Plus BlueHost is infinitely better than my previous host, where all my other domains reside and will be transferring from. I regularly had to call them and give tech-support in order to get my sites working. “Okay. Now click on ‘Control Panel.’ Now click on ‘Administrative Tools.’ There should be an item called ‘ODBC.’ See that? Okay…”

I’m sure there are still bugs. I know comments entered yesterday afternoon did not get backed up, which I apologize for. If there are any major issues, please let me know. : )

Quoted in ABC Science

Posted on 27th March 2008 by Ryan Somma in Enlightenment Warrior - Tags:

I’m quoted in Fran Malloy’s ABC Science article Internet connectivity about social networking and it’s effects on culture:

“A genuine science community is emerging online,” says science blogger Ryan Somma author of ‘ideonexus’. He argues that social networking also increases scientists’ accessibility to the public and accelerates the dissemination of new research.

This is a bit awkward, seeing as how I recently knocked on the ABC for hosting science quacks.

Between a Rock and a Hardplace: Debating Cranks

Posted on 24th March 2008 by Ryan Somma in Enlightenment Warrior - Tags: ,

Chris Mooney has an important article online about how scientists debating fringe groups like Creationists and AGW deniers in many ways actually hurts our causes.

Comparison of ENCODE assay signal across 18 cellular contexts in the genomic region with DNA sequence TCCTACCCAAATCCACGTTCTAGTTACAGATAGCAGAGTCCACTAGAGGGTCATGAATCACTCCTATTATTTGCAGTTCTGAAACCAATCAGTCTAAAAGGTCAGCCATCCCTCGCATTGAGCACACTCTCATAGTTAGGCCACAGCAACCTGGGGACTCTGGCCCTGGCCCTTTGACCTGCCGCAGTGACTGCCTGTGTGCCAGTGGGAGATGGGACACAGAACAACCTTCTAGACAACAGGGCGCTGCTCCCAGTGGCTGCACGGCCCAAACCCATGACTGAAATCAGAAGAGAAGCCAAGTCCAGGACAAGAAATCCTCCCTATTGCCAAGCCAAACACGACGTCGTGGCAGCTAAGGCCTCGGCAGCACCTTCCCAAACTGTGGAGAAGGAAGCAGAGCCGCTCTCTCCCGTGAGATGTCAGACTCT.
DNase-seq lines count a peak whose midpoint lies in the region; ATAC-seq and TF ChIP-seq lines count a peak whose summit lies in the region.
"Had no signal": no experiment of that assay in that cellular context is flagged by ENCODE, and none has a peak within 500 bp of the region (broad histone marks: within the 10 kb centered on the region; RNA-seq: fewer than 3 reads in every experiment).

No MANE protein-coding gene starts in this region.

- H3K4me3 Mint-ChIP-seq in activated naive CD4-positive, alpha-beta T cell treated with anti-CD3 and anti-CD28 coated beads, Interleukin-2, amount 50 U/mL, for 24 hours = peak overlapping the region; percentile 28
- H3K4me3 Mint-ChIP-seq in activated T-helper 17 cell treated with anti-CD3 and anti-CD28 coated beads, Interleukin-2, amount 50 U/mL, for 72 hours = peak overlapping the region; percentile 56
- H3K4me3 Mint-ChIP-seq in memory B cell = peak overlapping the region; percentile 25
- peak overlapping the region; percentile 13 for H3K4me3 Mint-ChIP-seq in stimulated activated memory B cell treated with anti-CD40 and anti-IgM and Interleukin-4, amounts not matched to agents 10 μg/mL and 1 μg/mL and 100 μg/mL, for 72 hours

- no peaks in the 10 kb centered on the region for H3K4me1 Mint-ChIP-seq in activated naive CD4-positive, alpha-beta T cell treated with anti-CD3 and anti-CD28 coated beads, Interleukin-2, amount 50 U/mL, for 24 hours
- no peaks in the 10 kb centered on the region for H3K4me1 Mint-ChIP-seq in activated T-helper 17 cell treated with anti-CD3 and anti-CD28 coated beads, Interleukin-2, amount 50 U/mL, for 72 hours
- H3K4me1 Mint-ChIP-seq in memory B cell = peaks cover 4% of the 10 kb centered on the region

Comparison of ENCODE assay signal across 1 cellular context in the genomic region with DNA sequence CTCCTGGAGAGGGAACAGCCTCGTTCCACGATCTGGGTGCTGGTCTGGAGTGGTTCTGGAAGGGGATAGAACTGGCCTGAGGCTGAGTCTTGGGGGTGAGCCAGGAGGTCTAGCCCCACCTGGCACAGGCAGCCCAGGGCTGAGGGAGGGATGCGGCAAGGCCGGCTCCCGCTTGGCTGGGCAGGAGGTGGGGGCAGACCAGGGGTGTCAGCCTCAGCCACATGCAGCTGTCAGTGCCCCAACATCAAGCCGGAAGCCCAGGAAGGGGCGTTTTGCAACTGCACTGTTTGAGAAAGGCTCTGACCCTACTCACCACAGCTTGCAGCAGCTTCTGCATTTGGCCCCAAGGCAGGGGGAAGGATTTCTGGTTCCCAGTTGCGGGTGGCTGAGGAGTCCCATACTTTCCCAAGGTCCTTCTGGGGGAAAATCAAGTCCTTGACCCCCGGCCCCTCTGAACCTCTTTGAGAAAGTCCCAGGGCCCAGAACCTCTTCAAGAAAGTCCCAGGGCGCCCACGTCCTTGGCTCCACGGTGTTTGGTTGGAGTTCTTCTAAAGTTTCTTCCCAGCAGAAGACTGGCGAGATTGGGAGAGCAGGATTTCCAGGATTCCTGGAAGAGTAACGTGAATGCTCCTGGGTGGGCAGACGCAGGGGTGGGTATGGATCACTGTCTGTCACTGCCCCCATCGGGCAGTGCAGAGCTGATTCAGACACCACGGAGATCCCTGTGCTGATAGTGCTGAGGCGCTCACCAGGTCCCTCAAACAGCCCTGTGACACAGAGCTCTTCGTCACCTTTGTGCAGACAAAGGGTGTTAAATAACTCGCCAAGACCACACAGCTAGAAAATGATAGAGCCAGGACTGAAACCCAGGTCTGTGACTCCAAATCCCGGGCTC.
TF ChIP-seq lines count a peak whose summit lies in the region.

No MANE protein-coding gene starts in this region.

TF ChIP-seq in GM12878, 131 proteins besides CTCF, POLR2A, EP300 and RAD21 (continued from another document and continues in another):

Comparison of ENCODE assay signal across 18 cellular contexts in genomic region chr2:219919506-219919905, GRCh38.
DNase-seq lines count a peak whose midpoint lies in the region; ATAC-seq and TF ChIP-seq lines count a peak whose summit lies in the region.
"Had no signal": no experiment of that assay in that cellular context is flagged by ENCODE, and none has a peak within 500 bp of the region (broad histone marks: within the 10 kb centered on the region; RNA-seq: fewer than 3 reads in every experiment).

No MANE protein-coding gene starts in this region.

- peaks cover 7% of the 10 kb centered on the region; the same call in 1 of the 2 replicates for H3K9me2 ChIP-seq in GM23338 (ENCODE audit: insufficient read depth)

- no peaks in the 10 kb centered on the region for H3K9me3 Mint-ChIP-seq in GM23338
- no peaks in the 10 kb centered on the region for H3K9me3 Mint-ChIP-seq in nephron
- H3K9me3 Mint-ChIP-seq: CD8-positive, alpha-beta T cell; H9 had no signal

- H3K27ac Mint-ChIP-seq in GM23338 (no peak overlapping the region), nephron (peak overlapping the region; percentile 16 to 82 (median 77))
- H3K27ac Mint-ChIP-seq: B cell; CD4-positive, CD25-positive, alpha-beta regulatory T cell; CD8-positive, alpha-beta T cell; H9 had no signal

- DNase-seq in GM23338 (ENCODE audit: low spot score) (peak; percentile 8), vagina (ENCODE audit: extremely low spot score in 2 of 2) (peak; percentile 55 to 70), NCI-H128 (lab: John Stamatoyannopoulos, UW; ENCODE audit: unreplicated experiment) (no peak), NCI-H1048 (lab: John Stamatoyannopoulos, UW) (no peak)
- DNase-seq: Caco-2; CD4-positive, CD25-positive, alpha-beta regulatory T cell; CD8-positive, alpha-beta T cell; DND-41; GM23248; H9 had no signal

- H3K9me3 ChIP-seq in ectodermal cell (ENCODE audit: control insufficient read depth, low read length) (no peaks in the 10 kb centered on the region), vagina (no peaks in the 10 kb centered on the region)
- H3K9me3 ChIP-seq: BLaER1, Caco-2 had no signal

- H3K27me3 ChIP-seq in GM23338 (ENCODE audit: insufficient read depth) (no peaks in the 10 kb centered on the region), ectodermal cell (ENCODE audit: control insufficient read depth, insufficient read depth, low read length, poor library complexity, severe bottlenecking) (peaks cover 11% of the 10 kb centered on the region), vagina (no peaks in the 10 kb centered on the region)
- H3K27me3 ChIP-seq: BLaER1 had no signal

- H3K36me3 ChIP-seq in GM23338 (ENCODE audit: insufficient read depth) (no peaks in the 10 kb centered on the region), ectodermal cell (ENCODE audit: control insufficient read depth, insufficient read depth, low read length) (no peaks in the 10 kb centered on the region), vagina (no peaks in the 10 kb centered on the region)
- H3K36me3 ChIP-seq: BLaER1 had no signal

Sure enough, one of the Expelled trailers features the following quotation from Oxford evolutionary biologist and atheism apostle Richard Dawkins: “If people think God is interesting, the onus is on them to show that there is anything there to talk about. Otherwise they should just shut up about it.” And then in comes Ben Stein to play the rebel, the Galileo, against this oppressive scientific orthodoxy, against “Big Science” that tells the little guy to “shut up.” How’s that for enabling? (Link mine.)

A very astute observation of Dittohead reasoning. The fact that science does not have any peer-reviewed publications supporting the existence of god or disproving AGW Theory is only proof, in their minds, that the vast liberal conspiracy is in full effect, suppressing the “facts” they so desperately need to be true in order to prop-up their pre-defined ideological assumptions.